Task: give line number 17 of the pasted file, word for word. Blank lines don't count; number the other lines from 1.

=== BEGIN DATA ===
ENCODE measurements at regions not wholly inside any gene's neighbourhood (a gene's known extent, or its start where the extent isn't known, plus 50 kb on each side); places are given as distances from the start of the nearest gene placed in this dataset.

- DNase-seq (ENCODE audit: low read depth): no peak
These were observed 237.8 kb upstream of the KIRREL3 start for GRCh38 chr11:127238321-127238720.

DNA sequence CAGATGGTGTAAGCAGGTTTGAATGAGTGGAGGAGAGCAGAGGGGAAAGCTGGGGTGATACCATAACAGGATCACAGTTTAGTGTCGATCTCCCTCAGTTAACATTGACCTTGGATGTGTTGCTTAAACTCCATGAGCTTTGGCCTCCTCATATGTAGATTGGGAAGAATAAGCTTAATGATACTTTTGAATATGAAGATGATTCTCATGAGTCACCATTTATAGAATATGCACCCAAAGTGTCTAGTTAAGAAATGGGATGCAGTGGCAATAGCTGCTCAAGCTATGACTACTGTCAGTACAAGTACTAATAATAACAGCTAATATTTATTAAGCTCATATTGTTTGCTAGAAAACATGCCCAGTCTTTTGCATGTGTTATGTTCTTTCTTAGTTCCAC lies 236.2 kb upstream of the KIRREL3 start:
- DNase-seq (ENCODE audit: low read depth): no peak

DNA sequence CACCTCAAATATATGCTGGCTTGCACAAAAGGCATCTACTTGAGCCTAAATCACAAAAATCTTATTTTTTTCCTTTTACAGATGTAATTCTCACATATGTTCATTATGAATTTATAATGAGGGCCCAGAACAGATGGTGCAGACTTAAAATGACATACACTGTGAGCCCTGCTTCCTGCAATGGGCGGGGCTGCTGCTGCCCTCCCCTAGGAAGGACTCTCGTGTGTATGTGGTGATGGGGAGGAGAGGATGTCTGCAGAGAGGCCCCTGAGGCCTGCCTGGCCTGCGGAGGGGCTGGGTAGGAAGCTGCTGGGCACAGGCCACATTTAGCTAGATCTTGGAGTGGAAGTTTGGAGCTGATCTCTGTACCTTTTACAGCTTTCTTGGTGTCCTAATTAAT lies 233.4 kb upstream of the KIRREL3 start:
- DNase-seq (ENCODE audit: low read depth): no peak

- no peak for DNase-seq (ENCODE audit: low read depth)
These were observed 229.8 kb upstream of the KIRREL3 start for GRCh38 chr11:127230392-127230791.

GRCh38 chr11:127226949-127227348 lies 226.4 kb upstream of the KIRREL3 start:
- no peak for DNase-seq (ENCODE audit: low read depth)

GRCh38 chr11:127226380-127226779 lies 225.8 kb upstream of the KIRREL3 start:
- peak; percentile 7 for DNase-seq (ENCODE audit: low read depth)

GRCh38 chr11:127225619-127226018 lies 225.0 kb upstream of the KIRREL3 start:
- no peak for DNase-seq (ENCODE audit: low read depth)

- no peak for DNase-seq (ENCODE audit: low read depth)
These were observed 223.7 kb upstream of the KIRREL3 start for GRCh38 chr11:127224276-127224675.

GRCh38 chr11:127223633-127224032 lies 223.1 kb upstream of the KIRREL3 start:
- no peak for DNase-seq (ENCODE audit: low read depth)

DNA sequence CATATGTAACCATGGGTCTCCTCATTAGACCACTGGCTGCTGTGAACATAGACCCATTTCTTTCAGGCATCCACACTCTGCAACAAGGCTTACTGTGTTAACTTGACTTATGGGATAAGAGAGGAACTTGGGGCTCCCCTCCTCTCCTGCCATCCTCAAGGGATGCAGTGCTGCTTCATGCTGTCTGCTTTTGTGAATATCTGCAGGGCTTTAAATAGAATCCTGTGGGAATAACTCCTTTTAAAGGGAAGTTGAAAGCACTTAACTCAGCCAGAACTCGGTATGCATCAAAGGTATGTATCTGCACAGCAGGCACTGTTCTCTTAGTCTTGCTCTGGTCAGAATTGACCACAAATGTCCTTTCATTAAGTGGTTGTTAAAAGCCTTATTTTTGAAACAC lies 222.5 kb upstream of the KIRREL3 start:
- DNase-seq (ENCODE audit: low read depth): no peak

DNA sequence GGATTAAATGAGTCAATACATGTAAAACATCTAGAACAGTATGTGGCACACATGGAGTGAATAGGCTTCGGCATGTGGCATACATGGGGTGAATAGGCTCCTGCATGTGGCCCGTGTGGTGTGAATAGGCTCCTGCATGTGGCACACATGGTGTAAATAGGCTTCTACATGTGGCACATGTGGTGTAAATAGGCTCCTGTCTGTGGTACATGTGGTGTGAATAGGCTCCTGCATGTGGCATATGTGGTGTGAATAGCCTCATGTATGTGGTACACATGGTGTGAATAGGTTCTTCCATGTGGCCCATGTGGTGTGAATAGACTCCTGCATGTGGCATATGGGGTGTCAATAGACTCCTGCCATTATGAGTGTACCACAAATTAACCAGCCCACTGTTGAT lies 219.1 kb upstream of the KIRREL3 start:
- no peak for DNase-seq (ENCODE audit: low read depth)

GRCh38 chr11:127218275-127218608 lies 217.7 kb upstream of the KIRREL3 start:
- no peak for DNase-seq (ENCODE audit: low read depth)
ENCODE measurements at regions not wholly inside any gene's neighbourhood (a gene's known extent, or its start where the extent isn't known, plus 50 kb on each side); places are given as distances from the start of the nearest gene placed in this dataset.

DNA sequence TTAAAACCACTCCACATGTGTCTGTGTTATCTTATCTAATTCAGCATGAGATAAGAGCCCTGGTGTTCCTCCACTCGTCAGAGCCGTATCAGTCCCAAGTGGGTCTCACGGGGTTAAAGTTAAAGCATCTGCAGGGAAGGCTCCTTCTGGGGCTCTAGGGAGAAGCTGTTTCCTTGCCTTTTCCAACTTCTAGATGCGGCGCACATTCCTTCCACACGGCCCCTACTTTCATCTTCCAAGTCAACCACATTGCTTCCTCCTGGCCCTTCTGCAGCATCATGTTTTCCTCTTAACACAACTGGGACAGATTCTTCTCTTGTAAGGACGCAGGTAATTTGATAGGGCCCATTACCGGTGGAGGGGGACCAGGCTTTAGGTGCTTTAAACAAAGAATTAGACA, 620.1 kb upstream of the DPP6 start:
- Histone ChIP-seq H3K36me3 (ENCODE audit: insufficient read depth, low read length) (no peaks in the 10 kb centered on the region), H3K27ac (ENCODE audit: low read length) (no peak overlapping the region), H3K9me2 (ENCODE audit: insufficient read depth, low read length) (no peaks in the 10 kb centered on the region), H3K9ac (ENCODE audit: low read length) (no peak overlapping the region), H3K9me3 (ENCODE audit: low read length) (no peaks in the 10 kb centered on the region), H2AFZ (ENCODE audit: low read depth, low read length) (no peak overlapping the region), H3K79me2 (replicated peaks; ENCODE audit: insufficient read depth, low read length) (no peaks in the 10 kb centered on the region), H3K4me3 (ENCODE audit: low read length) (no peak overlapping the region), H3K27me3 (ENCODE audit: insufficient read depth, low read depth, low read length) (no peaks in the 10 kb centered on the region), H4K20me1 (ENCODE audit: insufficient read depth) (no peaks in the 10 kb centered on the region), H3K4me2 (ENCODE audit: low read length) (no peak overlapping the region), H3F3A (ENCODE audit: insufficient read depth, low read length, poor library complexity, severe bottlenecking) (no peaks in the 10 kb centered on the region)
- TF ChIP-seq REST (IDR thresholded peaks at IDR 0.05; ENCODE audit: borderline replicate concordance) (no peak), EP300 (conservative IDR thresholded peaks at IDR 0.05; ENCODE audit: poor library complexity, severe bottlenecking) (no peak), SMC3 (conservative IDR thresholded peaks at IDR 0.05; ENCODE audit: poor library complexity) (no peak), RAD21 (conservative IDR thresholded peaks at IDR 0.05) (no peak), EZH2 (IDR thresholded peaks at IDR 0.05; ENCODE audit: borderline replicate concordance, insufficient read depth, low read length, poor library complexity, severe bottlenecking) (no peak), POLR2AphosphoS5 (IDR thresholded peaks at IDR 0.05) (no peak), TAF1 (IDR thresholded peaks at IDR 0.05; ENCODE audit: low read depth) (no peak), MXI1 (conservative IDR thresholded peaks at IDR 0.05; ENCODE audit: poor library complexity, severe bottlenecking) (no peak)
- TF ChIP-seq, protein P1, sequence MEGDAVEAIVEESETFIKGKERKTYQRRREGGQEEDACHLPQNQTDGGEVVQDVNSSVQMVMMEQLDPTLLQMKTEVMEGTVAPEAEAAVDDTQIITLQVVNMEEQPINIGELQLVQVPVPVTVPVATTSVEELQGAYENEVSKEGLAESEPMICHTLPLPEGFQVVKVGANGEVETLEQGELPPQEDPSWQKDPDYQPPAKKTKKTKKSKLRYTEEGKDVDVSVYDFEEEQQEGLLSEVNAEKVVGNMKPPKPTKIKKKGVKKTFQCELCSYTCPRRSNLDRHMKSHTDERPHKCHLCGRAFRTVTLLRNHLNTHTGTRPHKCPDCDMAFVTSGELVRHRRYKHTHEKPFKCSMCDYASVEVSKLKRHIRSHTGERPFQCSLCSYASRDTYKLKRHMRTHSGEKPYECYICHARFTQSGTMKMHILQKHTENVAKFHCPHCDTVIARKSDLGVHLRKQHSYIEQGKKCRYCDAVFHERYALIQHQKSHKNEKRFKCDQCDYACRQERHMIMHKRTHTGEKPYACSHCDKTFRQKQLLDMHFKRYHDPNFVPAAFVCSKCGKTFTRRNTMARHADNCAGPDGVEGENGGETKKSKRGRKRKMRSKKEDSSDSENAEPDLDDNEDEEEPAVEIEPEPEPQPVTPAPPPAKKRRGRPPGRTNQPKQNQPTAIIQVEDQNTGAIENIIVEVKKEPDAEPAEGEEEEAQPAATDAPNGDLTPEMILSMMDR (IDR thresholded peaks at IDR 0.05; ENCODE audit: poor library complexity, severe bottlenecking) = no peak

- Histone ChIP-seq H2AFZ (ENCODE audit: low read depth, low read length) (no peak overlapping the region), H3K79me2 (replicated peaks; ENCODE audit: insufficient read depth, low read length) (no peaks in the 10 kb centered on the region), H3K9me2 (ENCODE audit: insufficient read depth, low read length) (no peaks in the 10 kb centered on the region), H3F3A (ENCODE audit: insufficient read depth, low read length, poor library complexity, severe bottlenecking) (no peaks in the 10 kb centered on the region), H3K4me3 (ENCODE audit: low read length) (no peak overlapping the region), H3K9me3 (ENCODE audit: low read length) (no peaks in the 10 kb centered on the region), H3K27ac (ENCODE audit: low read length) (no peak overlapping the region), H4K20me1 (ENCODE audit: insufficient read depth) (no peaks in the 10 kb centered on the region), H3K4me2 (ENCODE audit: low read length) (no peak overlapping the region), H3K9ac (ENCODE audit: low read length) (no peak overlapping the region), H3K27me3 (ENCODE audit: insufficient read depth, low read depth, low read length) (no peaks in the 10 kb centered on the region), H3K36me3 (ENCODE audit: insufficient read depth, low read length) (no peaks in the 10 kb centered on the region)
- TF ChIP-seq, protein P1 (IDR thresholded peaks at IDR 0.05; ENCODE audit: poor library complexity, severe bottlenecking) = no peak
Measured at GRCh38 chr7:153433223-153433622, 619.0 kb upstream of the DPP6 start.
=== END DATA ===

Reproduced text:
These were observed 223.7 kb upstream of the KIRREL3 start for GRCh38 chr11:127224276-127224675.